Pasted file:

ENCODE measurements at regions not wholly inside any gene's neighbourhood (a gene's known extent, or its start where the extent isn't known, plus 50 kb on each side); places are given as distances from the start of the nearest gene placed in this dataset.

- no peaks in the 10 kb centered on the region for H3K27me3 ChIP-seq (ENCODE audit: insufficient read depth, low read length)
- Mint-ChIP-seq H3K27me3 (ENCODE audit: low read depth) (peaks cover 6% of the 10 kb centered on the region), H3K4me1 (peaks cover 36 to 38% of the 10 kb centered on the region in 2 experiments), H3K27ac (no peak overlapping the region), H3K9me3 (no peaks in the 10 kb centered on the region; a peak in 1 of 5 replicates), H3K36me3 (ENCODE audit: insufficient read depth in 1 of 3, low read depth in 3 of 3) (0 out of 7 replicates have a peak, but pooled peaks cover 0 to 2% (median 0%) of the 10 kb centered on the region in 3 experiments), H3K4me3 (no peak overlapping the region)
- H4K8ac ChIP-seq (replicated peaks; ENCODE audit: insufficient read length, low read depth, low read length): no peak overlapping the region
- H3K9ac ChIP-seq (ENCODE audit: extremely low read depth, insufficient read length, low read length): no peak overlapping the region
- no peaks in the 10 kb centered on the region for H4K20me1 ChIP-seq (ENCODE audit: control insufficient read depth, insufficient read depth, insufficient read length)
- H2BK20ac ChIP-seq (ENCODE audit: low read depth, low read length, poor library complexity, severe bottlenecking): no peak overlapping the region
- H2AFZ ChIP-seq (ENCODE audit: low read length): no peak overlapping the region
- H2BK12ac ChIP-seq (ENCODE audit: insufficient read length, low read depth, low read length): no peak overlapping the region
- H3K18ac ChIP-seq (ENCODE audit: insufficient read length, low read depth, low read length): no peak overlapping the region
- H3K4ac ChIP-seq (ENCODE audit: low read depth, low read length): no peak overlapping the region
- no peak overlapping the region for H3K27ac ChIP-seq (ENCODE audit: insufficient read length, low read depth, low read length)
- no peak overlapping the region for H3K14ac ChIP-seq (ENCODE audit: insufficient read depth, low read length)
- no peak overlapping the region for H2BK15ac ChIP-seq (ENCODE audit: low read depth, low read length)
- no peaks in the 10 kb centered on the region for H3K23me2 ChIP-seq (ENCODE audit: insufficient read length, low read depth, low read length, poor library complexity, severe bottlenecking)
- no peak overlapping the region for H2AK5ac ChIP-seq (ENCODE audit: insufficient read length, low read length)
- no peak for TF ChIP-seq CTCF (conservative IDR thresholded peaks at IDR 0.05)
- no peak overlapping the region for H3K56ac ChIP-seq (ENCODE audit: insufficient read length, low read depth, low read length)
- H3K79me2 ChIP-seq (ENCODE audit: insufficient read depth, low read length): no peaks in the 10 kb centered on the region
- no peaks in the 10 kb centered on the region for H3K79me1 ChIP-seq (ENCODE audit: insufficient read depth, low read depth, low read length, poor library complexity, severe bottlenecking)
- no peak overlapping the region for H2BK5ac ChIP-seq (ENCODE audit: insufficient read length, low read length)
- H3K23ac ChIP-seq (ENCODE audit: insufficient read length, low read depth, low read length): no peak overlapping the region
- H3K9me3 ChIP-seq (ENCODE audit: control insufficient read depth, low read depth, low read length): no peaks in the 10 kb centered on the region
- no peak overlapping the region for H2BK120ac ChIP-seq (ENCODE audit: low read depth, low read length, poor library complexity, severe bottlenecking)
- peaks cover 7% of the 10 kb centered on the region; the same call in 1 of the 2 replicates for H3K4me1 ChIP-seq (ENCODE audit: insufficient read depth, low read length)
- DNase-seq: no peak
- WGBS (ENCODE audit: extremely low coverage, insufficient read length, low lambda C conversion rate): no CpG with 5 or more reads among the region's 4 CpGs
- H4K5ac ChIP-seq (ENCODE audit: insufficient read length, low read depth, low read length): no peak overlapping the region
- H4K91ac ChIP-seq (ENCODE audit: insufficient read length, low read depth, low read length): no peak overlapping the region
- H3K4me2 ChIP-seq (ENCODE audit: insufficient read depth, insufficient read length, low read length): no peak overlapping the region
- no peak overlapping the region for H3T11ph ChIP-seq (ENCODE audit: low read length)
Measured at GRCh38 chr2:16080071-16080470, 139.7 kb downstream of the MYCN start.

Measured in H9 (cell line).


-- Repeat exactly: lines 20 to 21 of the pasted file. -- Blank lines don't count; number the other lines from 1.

- no peaks in the 10 kb centered on the region for H3K79me1 ChIP-seq (ENCODE audit: insufficient read depth, low read depth, low read length, poor library complexity, severe bottlenecking)
- no peak overlapping the region for H2BK5ac ChIP-seq (ENCODE audit: insufficient read length, low read length)